Continuing our look at Cat lineages we come to the fifth lineage divergence and the ancestor of the Lynx species. The split is believed to have occurred around 7.2 million years ago with the Lynx lineage containing four separate species in one genus. Distributions of the Lynx species are split between North America for bobcats and the Canadian Lynx and Eurasia for the Iberian and Eurasian Lynx. All four species have the distinctive ear tufts and bobbed tails. The name Lynx comes from the Greek word “to shine,” in reference to the reflective ability of the cat’s eyes. In mythology Lynx are also supposed to have supernatural eyesight, capable of seeing through solid objects.
It’s believed of the four Lynx cats the Bobcat was the first to diverge from the other three an estimated 3 million years ago. Bobcats are around twice the size of a domestic cat if not bigger and interestingly their size varies depending on distribution with body sizes increasing with elevation and the largest individuals found in the Northern most regions. Bobcats unfortunately are the most heavily traded of the felids with demand for its fur at record highs since the 1960’s.
The Canadian Lynx is the Bobcats closest relative with a distinct divergence estimated only around 1.5 million years ago. Canadian Lynx are on average taller and slightly larger than bobcats with large hind legs giving them their distinct appearance. Canadian Lynx have the largest of all paws in relation to body size allowing them to distribute their weight like a snowshoe helping it manoeuvre during a chase with their favourite food, the Snowshoe hare.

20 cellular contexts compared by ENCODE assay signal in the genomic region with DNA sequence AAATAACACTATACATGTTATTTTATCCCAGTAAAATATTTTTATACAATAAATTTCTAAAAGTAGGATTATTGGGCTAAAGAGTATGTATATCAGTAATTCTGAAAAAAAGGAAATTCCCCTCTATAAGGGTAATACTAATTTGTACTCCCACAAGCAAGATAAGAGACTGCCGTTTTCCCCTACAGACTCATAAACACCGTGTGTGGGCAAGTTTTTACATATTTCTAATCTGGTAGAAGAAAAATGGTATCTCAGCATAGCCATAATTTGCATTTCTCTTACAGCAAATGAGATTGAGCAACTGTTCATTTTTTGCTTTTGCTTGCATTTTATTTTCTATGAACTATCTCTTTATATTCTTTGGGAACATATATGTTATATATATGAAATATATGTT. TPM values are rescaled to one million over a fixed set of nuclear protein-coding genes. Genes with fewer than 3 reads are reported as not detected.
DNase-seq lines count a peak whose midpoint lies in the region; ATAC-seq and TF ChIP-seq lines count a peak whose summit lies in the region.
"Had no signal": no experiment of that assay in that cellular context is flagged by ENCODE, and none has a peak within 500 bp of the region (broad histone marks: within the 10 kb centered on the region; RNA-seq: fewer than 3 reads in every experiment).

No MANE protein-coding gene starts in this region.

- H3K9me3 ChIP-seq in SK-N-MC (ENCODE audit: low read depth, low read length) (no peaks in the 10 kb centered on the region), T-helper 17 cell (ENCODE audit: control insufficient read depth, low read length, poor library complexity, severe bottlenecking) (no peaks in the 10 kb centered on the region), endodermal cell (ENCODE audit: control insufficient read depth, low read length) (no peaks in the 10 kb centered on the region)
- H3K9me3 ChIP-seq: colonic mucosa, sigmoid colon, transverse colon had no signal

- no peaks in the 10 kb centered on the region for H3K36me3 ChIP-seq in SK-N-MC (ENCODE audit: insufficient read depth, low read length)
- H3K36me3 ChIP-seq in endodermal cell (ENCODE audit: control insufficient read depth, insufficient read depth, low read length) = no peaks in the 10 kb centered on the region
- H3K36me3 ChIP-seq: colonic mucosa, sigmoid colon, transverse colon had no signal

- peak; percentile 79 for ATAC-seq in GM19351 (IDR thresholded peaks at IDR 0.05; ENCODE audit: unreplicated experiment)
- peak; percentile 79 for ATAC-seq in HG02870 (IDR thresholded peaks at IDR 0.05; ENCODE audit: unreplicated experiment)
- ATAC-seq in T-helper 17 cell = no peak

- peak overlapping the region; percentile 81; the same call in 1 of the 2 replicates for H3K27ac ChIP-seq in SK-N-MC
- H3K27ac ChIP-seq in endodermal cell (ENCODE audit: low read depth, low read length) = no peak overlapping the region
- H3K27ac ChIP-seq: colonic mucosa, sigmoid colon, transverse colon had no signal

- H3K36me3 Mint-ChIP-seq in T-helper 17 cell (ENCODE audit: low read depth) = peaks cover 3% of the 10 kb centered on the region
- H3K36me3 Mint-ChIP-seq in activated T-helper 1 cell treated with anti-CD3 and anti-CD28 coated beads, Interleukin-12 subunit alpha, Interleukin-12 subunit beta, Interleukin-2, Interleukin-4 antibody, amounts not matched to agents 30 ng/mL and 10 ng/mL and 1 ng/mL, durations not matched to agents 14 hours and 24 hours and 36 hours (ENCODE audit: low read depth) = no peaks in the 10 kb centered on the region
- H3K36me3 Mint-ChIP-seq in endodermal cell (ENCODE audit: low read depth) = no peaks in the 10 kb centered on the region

The Eurasian Lynx is the largest Lynx species and has by far the largest distribution of all the small wild cats ranging right across Asia and Europe. Because of this broad distribution range there are as many as nine subspecies of Eurasian lynx. As you would imagine for a widely dispersed cat they have a broad habitat tolerance from forests to woodlands to Mountains to semi desert areas, they are able to adapt to most conditions.
The Iberian Lynx is the most endangered cat in the world with an estimated 400 individuals left in the wild. They were classed as Critically Endangered in 2002, and upgraded to Endangered in 2015 when numbers started to increase. They are distributed scarcely across Southern Spain and Portugal. The decline of Iberian Lynx numbers was mainly due to an out-break of myxomatosis in rabbits across Europe, whilst other animals managed to source other foods, rabbits made up 75-93% of their diet and had a major impact. Whilst numbers are increasing and conservation efforts seemingly working the threat to the Iberian Lynx still remains.
Next time we will be looking at the Puma Lineage.